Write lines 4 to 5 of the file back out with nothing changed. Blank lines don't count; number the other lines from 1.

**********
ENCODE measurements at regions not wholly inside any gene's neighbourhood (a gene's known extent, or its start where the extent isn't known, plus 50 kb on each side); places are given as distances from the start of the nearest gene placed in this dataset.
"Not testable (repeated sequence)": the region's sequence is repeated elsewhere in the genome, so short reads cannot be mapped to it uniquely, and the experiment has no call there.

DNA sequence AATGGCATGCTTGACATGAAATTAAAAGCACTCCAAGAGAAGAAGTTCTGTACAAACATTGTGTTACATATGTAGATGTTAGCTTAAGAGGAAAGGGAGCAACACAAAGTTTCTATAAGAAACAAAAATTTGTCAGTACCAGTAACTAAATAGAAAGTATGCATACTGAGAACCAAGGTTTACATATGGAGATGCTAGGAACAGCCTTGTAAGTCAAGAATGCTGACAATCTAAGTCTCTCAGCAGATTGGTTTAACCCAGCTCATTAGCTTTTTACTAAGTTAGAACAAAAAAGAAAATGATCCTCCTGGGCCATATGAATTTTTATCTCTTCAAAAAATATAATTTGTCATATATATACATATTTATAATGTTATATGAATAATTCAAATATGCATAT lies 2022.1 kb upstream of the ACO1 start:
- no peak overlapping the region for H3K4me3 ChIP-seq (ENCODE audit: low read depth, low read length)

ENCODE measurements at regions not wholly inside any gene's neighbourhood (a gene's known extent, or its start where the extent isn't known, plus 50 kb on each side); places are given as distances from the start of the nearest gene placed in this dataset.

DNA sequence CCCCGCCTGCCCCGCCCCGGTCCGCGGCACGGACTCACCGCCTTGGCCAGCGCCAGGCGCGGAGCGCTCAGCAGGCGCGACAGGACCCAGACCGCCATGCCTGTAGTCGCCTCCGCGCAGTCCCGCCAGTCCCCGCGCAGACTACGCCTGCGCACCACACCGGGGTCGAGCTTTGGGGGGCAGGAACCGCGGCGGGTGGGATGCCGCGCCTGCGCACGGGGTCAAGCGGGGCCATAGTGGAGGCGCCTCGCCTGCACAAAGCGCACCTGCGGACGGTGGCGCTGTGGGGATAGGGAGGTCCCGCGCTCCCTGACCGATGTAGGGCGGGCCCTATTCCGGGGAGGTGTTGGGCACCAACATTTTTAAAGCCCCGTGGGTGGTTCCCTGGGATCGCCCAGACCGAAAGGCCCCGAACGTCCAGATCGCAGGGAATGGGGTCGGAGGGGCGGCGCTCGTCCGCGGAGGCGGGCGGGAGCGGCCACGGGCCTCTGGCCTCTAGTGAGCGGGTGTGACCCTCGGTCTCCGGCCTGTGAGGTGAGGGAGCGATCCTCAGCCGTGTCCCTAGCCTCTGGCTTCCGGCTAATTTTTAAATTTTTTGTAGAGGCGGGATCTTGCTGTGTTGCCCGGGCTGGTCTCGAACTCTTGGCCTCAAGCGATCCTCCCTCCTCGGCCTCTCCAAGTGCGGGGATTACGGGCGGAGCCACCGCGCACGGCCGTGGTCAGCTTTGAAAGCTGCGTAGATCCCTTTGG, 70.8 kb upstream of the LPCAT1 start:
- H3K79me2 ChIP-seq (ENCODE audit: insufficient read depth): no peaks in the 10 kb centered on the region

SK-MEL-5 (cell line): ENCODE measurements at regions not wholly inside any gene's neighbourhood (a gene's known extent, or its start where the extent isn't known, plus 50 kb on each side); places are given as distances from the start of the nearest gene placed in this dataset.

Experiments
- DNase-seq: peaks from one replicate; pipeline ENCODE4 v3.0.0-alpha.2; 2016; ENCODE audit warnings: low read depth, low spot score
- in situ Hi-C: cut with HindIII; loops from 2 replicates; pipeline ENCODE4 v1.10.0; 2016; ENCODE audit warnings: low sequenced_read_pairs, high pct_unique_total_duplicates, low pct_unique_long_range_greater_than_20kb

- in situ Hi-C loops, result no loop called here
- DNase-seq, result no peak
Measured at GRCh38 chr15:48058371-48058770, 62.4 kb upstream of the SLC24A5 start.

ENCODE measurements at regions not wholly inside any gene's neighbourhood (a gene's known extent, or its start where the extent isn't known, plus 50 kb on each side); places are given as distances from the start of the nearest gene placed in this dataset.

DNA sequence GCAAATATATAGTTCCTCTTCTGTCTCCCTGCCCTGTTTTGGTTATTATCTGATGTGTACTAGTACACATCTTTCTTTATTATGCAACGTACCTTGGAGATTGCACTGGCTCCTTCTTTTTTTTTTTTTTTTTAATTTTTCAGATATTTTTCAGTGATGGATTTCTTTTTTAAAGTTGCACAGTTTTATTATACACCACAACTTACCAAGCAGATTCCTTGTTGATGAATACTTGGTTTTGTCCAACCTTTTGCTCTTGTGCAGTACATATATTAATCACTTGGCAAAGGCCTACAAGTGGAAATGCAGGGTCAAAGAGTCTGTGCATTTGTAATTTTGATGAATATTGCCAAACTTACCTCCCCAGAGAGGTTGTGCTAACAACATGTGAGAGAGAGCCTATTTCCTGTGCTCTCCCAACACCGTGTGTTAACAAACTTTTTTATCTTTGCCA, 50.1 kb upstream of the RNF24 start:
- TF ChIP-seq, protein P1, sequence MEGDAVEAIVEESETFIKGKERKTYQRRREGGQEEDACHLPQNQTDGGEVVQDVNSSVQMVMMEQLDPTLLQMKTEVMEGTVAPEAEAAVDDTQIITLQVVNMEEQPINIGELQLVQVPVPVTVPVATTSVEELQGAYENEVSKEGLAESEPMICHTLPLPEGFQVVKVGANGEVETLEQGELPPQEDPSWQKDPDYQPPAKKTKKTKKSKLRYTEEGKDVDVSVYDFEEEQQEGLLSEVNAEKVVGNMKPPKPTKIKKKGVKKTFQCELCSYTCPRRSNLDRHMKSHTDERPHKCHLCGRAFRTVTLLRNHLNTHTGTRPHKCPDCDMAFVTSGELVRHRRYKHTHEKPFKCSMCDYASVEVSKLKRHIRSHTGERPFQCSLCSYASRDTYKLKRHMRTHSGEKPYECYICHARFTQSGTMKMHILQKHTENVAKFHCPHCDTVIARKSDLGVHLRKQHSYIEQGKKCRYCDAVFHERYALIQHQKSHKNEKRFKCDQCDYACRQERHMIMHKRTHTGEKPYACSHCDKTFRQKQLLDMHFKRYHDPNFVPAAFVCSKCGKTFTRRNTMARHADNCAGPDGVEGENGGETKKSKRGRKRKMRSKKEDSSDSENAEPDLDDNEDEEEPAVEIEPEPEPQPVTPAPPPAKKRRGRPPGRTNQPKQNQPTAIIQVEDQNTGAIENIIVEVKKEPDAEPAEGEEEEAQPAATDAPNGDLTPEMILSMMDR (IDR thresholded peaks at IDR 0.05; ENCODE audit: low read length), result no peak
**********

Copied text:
- no peak overlapping the region for H3K4me3 ChIP-seq (ENCODE audit: low read depth, low read length)

ENCODE measurements at regions not wholly inside any gene's neighbourhood (a gene's known extent, or its start where the extent isn't known, plus 50 kb on each side); places are given as distances from the start of the nearest gene placed in this dataset.